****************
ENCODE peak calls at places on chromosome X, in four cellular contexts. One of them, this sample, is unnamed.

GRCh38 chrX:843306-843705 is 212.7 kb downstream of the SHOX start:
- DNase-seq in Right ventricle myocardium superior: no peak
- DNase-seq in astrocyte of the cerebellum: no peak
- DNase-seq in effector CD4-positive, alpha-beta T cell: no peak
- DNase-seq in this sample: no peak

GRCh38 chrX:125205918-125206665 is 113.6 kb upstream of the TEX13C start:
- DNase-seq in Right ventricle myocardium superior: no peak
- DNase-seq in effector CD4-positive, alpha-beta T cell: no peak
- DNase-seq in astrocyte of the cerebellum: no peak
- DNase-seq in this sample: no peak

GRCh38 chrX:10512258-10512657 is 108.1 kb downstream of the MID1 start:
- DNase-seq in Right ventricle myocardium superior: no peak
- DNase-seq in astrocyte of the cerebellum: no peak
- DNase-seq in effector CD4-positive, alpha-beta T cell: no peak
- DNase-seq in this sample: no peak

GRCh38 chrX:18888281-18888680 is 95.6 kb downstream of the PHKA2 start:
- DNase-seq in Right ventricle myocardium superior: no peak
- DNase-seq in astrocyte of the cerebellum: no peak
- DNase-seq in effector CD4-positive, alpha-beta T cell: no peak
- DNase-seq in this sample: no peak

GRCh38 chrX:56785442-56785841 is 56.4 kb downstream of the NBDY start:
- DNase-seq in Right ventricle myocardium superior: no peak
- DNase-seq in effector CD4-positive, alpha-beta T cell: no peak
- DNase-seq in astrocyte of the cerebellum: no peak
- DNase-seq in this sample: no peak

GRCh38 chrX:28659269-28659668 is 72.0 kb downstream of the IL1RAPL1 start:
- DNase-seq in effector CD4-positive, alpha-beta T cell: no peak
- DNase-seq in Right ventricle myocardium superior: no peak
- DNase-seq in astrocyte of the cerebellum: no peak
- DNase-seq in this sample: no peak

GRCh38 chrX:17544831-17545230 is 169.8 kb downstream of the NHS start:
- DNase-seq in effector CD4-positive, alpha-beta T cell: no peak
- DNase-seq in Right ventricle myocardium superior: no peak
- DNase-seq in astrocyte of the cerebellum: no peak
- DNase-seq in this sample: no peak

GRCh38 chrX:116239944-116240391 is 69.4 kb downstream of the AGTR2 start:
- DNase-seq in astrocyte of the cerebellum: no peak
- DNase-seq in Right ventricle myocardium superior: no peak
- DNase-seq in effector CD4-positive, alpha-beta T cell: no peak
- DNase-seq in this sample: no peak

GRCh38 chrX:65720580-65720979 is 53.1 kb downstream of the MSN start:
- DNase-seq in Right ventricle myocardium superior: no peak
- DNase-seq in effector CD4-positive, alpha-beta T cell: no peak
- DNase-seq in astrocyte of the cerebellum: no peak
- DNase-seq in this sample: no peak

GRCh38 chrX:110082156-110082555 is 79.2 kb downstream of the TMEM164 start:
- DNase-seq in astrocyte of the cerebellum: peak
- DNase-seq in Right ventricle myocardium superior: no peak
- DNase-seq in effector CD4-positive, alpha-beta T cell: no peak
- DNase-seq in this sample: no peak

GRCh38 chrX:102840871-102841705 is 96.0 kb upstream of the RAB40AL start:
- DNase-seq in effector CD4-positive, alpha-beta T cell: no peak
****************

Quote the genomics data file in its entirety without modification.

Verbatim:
ENCODE peak calls at places on chromosome X, in four cellular contexts. One of them, this sample, is unnamed.

GRCh38 chrX:843306-843705 is 212.7 kb downstream of the SHOX start:
- DNase-seq in Right ventricle myocardium superior: no peak
- DNase-seq in astrocyte of the cerebellum: no peak
- DNase-seq in effector CD4-positive, alpha-beta T cell: no peak
- DNase-seq in this sample: no peak

GRCh38 chrX:125205918-125206665 is 113.6 kb upstream of the TEX13C start:
- DNase-seq in Right ventricle myocardium superior: no peak
- DNase-seq in effector CD4-positive, alpha-beta T cell: no peak
- DNase-seq in astrocyte of the cerebellum: no peak
- DNase-seq in this sample: no peak

GRCh38 chrX:10512258-10512657 is 108.1 kb downstream of the MID1 start:
- DNase-seq in Right ventricle myocardium superior: no peak
- DNase-seq in astrocyte of the cerebellum: no peak
- DNase-seq in effector CD4-positive, alpha-beta T cell: no peak
- DNase-seq in this sample: no peak

GRCh38 chrX:18888281-18888680 is 95.6 kb downstream of the PHKA2 start:
- DNase-seq in Right ventricle myocardium superior: no peak
- DNase-seq in astrocyte of the cerebellum: no peak
- DNase-seq in effector CD4-positive, alpha-beta T cell: no peak
- DNase-seq in this sample: no peak

GRCh38 chrX:56785442-56785841 is 56.4 kb downstream of the NBDY start:
- DNase-seq in Right ventricle myocardium superior: no peak
- DNase-seq in effector CD4-positive, alpha-beta T cell: no peak
- DNase-seq in astrocyte of the cerebellum: no peak
- DNase-seq in this sample: no peak

GRCh38 chrX:28659269-28659668 is 72.0 kb downstream of the IL1RAPL1 start:
- DNase-seq in effector CD4-positive, alpha-beta T cell: no peak
- DNase-seq in Right ventricle myocardium superior: no peak
- DNase-seq in astrocyte of the cerebellum: no peak
- DNase-seq in this sample: no peak

GRCh38 chrX:17544831-17545230 is 169.8 kb downstream of the NHS start:
- DNase-seq in effector CD4-positive, alpha-beta T cell: no peak
- DNase-seq in Right ventricle myocardium superior: no peak
- DNase-seq in astrocyte of the cerebellum: no peak
- DNase-seq in this sample: no peak

GRCh38 chrX:116239944-116240391 is 69.4 kb downstream of the AGTR2 start:
- DNase-seq in astrocyte of the cerebellum: no peak
- DNase-seq in Right ventricle myocardium superior: no peak
- DNase-seq in effector CD4-positive, alpha-beta T cell: no peak
- DNase-seq in this sample: no peak

GRCh38 chrX:65720580-65720979 is 53.1 kb downstream of the MSN start:
- DNase-seq in Right ventricle myocardium superior: no peak
- DNase-seq in effector CD4-positive, alpha-beta T cell: no peak
- DNase-seq in astrocyte of the cerebellum: no peak
- DNase-seq in this sample: no peak

GRCh38 chrX:110082156-110082555 is 79.2 kb downstream of the TMEM164 start:
- DNase-seq in astrocyte of the cerebellum: peak
- DNase-seq in Right ventricle myocardium superior: no peak
- DNase-seq in effector CD4-positive, alpha-beta T cell: no peak
- DNase-seq in this sample: no peak

GRCh38 chrX:102840871-102841705 is 96.0 kb upstream of the RAB40AL start:
- DNase-seq in effector CD4-positive, alpha-beta T cell: no peak